Accounts for more lost time and money than any other condition in the equine industry.
A thorough lameness exam is the basis of a lameness diagnosis. It is a highly detailed veterinary exam that may include the following steps:
- History: duration of the issue, current work program, previous lameness issues, and future goals.
- Static exam: evaluation of conformation, hoof tester exam, and palpation of the joints and soft tissue of the limbs.
- Dynamic exam: the horse is watched in motion to determine the lame limb. Often the horse will be watched on hard and soft ground. The degree of lameness is assessed before flexion tests are performed.
- Flexion tests: the limb is held in flexion for a standardized amount of time, the horse trots off, and the lameness is compared to the baseline degree of lameness. This helps isolate the region of pain. As with many parts of the exam, flexion tests are interpreted in consideration of what is normal for that specific horse.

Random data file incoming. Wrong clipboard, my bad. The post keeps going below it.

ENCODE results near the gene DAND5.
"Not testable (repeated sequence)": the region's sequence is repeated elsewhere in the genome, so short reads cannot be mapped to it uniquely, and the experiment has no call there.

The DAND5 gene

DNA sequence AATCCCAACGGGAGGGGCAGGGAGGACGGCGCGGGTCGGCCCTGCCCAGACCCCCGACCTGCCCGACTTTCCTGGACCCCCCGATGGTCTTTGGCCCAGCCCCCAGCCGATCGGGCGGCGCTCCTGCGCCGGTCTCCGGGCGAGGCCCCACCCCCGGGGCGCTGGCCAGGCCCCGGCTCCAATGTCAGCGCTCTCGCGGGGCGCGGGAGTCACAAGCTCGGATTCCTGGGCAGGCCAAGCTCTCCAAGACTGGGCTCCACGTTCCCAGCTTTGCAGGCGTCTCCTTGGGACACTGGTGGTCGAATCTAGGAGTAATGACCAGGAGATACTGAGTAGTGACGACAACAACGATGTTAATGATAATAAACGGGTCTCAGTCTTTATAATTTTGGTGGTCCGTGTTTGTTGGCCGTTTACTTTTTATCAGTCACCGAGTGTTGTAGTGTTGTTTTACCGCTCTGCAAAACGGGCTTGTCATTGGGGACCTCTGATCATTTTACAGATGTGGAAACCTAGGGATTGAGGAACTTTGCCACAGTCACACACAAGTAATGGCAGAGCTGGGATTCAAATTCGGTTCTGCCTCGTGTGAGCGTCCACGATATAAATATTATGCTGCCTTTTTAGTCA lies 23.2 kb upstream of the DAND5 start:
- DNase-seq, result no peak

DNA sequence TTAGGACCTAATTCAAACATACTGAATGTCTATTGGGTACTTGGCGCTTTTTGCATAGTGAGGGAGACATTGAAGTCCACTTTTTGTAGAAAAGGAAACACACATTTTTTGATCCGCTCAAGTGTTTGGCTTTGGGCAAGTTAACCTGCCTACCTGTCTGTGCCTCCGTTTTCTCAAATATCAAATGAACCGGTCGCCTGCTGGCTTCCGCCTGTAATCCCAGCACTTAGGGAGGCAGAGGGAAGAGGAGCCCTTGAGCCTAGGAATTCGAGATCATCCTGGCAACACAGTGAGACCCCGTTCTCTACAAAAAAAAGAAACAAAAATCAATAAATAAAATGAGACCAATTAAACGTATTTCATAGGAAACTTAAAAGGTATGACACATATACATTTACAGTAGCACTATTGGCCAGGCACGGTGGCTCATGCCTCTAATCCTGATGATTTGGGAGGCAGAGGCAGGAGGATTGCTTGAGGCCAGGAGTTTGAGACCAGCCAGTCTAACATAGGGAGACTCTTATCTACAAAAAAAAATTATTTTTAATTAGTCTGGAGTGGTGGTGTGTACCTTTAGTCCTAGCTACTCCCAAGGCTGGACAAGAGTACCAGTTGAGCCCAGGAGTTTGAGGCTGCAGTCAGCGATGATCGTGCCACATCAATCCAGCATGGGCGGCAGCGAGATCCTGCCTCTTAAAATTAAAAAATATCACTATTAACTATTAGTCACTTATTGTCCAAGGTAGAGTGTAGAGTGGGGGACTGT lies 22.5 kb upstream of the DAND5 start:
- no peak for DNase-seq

- Diagnostic anesthesia: if the lameness exam has not revealed an obvious source of pain, nerve or joint blocks are often used. This systematically desensitizes portions of the limb. When the lameness improves, the area of pain is identified.
- Diagnostic imaging: once the area of interest is identified, diagnostic imaging can then be used to visualize the structures in the area. Imaging may include radiographs to look at boney health or ultrasonography to assess soft tissue structures. For more complicated lameness cases, referrals will be recommended for magnetic resonance imaging (MRI), computerized axial tomography (CAT scan) or nuclear scintigraphy (bone scan).